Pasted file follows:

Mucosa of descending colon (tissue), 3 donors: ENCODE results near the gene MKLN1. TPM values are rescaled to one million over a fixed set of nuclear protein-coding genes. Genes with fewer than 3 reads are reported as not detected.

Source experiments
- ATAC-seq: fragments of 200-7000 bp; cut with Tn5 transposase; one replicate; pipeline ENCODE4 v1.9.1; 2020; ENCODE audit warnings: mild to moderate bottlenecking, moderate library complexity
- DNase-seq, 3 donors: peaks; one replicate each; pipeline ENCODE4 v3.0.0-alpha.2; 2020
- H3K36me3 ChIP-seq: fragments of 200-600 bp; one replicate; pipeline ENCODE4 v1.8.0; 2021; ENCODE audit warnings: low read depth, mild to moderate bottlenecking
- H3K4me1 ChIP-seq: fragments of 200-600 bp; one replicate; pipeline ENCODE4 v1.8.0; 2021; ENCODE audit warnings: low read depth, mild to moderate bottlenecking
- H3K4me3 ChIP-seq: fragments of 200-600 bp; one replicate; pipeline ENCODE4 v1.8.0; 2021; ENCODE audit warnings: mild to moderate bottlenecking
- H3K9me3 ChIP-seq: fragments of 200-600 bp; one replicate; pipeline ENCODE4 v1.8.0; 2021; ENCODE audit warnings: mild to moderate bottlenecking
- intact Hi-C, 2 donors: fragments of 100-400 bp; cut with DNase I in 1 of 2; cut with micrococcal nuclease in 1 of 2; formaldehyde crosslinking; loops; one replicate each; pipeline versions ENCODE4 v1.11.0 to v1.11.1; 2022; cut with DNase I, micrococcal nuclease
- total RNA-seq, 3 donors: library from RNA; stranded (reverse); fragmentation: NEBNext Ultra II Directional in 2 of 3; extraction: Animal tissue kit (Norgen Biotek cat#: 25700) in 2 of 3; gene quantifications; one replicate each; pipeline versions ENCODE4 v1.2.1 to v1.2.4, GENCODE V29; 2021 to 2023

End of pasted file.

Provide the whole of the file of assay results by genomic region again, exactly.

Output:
Mucosa of descending colon (tissue), 3 donors: ENCODE results near the gene MKLN1. TPM values are rescaled to one million over a fixed set of nuclear protein-coding genes. Genes with fewer than 3 reads are reported as not detected.

Source experiments
- ATAC-seq: fragments of 200-7000 bp; cut with Tn5 transposase; one replicate; pipeline ENCODE4 v1.9.1; 2020; ENCODE audit warnings: mild to moderate bottlenecking, moderate library complexity
- DNase-seq, 3 donors: peaks; one replicate each; pipeline ENCODE4 v3.0.0-alpha.2; 2020
- H3K36me3 ChIP-seq: fragments of 200-600 bp; one replicate; pipeline ENCODE4 v1.8.0; 2021; ENCODE audit warnings: low read depth, mild to moderate bottlenecking
- H3K4me1 ChIP-seq: fragments of 200-600 bp; one replicate; pipeline ENCODE4 v1.8.0; 2021; ENCODE audit warnings: low read depth, mild to moderate bottlenecking
- H3K4me3 ChIP-seq: fragments of 200-600 bp; one replicate; pipeline ENCODE4 v1.8.0; 2021; ENCODE audit warnings: mild to moderate bottlenecking
- H3K9me3 ChIP-seq: fragments of 200-600 bp; one replicate; pipeline ENCODE4 v1.8.0; 2021; ENCODE audit warnings: mild to moderate bottlenecking
- intact Hi-C, 2 donors: fragments of 100-400 bp; cut with DNase I in 1 of 2; cut with micrococcal nuclease in 1 of 2; formaldehyde crosslinking; loops; one replicate each; pipeline versions ENCODE4 v1.11.0 to v1.11.1; 2022; cut with DNase I, micrococcal nuclease
- total RNA-seq, 3 donors: library from RNA; stranded (reverse); fragmentation: NEBNext Ultra II Directional in 2 of 3; extraction: Animal tissue kit (Norgen Biotek cat#: 25700) in 2 of 3; gene quantifications; one replicate each; pipeline versions ENCODE4 v1.2.1 to v1.2.4, GENCODE V29; 2021 to 2023